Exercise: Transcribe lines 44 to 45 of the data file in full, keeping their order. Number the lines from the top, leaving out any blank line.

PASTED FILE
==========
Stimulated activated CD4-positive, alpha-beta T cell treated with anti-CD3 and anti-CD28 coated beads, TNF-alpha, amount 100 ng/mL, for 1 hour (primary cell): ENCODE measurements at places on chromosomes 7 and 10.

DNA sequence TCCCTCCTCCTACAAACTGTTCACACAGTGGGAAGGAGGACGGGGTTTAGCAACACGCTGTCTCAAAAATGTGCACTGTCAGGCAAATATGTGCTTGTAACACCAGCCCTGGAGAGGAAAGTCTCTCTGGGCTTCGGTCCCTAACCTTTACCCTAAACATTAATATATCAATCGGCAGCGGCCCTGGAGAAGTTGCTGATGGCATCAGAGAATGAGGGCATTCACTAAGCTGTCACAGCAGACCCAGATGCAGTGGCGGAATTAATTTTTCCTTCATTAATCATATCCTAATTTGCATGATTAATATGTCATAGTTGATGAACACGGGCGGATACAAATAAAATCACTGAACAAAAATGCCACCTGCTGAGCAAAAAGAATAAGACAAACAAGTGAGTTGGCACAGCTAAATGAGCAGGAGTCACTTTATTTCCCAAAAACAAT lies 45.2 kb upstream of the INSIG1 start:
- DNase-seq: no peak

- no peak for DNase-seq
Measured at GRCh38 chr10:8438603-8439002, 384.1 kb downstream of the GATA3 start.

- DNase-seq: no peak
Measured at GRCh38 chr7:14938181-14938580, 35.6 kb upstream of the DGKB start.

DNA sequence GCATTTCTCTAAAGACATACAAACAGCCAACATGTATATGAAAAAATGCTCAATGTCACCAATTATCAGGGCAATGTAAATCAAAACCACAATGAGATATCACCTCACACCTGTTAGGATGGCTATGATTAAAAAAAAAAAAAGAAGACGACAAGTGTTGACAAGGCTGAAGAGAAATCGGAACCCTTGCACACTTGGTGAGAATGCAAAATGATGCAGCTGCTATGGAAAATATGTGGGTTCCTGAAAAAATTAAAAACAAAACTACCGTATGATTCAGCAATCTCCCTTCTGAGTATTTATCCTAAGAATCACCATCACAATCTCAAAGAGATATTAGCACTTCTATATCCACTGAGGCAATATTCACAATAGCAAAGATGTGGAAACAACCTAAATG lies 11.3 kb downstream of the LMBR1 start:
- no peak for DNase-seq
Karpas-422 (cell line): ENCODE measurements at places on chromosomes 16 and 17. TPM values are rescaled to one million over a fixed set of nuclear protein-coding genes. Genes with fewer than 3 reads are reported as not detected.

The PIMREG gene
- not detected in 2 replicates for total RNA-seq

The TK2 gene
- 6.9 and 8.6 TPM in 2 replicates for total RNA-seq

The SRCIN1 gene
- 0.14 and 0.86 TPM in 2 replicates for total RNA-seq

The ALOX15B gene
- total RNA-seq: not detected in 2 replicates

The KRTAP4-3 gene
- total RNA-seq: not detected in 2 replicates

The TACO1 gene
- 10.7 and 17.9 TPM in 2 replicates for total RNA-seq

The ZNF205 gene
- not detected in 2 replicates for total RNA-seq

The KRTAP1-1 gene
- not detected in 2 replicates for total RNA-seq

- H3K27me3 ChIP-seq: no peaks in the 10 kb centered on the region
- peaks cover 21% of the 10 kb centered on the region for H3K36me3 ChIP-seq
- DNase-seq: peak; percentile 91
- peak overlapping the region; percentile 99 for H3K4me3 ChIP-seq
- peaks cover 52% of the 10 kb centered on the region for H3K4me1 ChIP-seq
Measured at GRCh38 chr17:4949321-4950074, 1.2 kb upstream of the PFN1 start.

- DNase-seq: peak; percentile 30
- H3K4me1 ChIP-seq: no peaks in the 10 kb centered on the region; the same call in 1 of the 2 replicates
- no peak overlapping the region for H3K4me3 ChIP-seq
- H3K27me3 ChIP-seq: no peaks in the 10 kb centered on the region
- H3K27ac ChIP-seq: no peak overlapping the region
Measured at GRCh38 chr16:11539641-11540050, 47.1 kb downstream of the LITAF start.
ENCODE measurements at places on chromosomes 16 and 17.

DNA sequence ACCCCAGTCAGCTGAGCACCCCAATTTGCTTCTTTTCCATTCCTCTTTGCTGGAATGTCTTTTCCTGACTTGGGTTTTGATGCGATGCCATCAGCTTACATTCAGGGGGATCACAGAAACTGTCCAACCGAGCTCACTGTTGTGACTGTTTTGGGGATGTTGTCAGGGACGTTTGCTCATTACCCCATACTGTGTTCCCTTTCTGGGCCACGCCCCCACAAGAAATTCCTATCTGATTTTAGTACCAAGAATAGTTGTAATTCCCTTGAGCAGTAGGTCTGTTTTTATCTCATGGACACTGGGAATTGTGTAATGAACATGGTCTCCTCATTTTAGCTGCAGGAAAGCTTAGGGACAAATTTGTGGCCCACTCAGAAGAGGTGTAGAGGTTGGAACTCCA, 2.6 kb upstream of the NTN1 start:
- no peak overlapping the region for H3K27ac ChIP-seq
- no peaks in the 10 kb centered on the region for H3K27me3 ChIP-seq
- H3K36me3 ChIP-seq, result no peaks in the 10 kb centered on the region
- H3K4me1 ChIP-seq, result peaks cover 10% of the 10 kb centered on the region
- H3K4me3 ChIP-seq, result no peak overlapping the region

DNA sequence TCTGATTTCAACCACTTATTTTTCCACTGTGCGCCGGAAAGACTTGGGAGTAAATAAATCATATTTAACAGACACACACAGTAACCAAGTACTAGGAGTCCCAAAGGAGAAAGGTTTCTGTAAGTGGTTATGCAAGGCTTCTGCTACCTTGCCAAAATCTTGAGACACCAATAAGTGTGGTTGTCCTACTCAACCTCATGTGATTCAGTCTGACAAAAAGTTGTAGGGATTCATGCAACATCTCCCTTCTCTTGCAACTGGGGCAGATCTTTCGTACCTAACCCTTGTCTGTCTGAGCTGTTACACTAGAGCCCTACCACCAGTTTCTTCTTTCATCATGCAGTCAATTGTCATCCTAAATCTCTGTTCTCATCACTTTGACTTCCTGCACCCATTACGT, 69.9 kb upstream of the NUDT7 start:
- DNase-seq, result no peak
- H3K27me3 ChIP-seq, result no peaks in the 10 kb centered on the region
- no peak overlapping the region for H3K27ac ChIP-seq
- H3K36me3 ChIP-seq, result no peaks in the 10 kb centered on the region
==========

- H3K4me1 ChIP-seq, result peaks cover 10% of the 10 kb centered on the region
- H3K4me3 ChIP-seq, result no peak overlapping the region